Although Fred Thompson started out studying to be a trombone player, he now knows how to play the violin. Luckily, he says, “you don’t have to play like Itzhak Perlman,” to make violins.
Fred grew up with a dad who had a shop in the basement and, due to his Depression-era upbringing, was “loathe to hire anyone to fix anything around the house.” He started learning some woodworking from his dad, “but it wasn’t really serious.”
Instead, he studied music in college — while earning some extra money doing finish carpentry work for a friend’s dad — and then played trombone with an orchestra in Mexico for a time. While he was there, some of the people in the band were making furniture for themselves, and Fred began to dabble with the idea of woodworking by buying a few hand tools and subscribing to a couple of magazines. He also visited the shops of some violin makers in the area, one of whom had been trained in Italy, and also met a couple of Americans who were teaching themselves to make the stringed instruments.
Around that time, Fred spotted an ad for the Chicago School of Violin Making. He started as a student in the school in 1985 and, he says, it’s a good thing: “If I’d done it on my own, I would have gotten frustrated and given up.”
Originally, the appeal of being a violin maker was that “I thought it was something you could do in a tiny space with not a lot of tools.” That perception didn’t turn out to be quite accurate. “You don’t need a lot of machines, but you do need specialized tools,” Fred said. “And tool buying is a lifelong thing.”
Some of the specialized tools include finger or thumb planes for shaping a violin’s arch; sets of 9 or 10 short, graduated gouges for creating the end of a scroll; long, tapered knives for cutting “F” holes in the top of a violin; and special sets of reamers, with a standard taper of 1 to 30, plus shapers made to the same taper, to fit the tuning pegs.
There are also, Fred said, a variety of specialized tools used to make the purfling inlaid channel along the edge of a violin. “There are makers who use a router, but our goal at the school isto train students to use hand tools,” he said. “The feeling is, if you can’t control a knife, you’re going to have a really hard time controlling a router.”
Having graduated from his own student work at the CVSM in the late 1980s, Fred has now been a full-time teacher there since 2001. In the intervening years, he purchased and ran, along with a partner, a violin making shop. He sold his interest to his partner in 1999.
Fred still occasionally sees some of his old customers, or their instruments, whether for tune-ups or as they play in various ensembles. One of his most recent sales, he noted, was of a viola to an instructor whose student had purchased one of Fred’s violas 20 years before. “It felt good to me that he recommended my viola to his student 20 years ago, and he ended up buying one.”
Fred estimates that, so far, he has made approximately 70 violins, seven or eight violas, four cellos, and a couple of other individual instruments, such as an Appalachian dulcimer apiece for his wife and her sister, and a mandolin. “A couple of years ago, there was a group project at the school to build a string bass,” too, he said. “It’s not in the curriculum because it takes up a lot of space and time, but about 15 students and myself worked on it.”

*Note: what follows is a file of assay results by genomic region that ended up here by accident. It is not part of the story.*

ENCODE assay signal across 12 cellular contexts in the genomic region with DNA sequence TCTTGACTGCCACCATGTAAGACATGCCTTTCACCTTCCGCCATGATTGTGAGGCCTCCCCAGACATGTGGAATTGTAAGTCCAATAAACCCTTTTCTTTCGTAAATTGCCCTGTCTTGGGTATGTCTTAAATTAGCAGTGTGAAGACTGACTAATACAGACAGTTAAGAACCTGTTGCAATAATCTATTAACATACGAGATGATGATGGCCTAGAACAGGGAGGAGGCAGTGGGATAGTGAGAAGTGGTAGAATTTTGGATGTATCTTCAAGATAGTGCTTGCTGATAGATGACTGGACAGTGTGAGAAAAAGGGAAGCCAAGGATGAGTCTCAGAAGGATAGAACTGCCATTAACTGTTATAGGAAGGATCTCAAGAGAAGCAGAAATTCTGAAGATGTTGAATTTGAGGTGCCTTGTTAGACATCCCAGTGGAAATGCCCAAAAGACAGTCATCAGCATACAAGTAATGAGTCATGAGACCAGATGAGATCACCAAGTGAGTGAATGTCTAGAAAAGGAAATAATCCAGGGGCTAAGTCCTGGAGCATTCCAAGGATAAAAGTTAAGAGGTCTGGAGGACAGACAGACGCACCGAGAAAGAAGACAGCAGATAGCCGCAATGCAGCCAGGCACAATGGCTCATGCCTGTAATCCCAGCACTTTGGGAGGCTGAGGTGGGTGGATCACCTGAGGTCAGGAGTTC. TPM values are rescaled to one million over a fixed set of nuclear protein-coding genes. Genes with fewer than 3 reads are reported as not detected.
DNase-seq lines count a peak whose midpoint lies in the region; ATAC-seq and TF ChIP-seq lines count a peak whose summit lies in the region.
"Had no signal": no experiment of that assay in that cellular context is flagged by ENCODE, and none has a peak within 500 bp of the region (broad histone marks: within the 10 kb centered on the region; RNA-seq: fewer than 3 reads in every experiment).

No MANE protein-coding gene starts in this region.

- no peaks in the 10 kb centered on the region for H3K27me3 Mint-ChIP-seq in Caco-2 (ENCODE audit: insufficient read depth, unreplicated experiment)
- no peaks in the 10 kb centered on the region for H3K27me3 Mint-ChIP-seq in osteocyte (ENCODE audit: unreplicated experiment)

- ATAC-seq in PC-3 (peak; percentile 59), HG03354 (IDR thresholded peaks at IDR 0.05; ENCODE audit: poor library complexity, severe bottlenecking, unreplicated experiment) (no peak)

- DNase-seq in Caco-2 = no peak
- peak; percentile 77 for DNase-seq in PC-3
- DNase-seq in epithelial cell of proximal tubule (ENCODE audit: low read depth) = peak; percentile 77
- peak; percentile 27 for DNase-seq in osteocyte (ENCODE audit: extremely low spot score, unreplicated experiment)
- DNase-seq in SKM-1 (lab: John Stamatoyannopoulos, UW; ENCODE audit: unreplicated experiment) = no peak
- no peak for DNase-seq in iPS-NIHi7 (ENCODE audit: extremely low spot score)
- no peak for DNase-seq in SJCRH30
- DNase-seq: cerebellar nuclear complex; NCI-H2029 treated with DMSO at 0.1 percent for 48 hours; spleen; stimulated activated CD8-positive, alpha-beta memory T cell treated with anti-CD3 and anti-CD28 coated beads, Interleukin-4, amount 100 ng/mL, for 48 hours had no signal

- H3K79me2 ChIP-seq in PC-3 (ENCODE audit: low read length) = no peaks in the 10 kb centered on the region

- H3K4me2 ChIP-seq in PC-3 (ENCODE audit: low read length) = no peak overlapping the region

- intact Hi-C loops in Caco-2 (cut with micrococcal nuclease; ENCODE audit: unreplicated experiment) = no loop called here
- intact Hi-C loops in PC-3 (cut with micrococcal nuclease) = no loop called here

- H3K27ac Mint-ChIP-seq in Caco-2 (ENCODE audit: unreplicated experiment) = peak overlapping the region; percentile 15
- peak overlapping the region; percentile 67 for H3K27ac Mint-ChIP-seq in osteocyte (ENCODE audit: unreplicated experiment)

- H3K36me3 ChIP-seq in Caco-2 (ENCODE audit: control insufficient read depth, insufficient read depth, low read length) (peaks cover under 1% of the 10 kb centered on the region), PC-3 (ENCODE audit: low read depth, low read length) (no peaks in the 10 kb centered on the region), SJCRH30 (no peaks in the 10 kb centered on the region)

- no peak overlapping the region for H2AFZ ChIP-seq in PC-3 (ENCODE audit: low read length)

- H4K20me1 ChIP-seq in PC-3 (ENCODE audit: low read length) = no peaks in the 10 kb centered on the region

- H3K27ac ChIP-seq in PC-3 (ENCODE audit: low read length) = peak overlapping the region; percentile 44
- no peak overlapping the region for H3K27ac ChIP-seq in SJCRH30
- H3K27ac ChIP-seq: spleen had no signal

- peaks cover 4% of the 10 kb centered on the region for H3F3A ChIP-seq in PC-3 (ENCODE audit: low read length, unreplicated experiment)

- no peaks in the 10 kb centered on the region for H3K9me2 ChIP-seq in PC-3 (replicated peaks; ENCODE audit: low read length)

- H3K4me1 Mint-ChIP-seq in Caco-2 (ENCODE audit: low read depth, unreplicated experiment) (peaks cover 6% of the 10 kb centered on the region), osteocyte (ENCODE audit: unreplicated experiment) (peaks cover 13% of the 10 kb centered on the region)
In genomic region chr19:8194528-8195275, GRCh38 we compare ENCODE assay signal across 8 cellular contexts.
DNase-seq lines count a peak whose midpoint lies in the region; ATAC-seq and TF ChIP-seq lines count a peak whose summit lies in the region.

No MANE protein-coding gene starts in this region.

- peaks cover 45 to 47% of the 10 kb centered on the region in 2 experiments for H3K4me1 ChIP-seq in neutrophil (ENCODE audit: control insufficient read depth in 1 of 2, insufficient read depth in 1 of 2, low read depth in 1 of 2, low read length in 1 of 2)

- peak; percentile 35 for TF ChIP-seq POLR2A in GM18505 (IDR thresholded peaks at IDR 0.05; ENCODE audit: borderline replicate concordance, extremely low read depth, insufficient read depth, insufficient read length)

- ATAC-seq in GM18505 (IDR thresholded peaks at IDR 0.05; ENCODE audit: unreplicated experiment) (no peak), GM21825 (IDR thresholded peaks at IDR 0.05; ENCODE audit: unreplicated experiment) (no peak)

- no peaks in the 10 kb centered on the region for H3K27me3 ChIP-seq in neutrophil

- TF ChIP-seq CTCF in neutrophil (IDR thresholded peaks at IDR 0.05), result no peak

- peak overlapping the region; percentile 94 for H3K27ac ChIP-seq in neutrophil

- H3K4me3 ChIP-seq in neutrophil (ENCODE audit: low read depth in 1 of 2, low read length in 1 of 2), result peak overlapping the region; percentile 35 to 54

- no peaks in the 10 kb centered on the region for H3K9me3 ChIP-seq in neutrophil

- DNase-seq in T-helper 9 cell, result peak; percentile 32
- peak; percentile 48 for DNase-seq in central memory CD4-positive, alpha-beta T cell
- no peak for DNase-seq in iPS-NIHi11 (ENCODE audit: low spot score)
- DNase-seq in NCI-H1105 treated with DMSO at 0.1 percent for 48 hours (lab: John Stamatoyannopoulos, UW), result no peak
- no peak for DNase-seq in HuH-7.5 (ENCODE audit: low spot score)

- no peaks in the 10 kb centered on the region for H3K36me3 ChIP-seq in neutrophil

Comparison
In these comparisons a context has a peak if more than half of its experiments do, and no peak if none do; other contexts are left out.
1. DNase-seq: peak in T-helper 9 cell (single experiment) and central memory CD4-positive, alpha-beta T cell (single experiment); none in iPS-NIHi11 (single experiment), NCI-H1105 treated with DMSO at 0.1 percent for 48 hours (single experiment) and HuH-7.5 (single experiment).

Fred is currently co-director of the school. “About half of the students who come here are string players interested in learning how to build an instrument, and the rest come in purely through an interest in woodworking,” he said. Violin lessons are required for those who don’t come in knowing how to play.
In addition to building the instruments by hand, the students apply the finish by hand: 20 to 30 coats of a spirit-based varnish they make themselves. The school usually buys its wood from specialized instrumentdealers — and then stores it for several years. “Most makers want their wood to be air dried for 10 years,” Fred said. “We usually buy wood at three to five years old and then let it dry here” — in order to save on costs associated with paying for storage space.
The neck, sides and back of the violins made at the school are maple, and the top spruce, which is “almost universal in violin making,” Fred said. “There are some other woods that some makers will use because they have historical precedent in Italy in the 18th century, which was kind of the pinnacle of violin making,” such as willow or poplar, he said, but it’s generally quartersawn curly maple. Fred has, however, made a couple of violins out of bird’s-eye maple, but noted that it had to be slab cut rather than quartersawn.
Most violins he and the students at the school have made are models, which might be based on a historical instrument, rather than copies, which suggests trying to make an exact reproduction of an historical instrument, Fred said. He did, however, once have the opportunity to take measurements from a violin used by a friend of his in the Pittsburgh Orchestra which had been made in Turin, Italy in 1785. Fred made three copies of that violin. “It was a beautiful instrument, and it was fun to make a copy of it,” he said.
“A lot of musicians are playing instruments that are over 300 years old,” Fred said. “I like the idea of being able to produce something an artist can use, that can last for longer than they do.”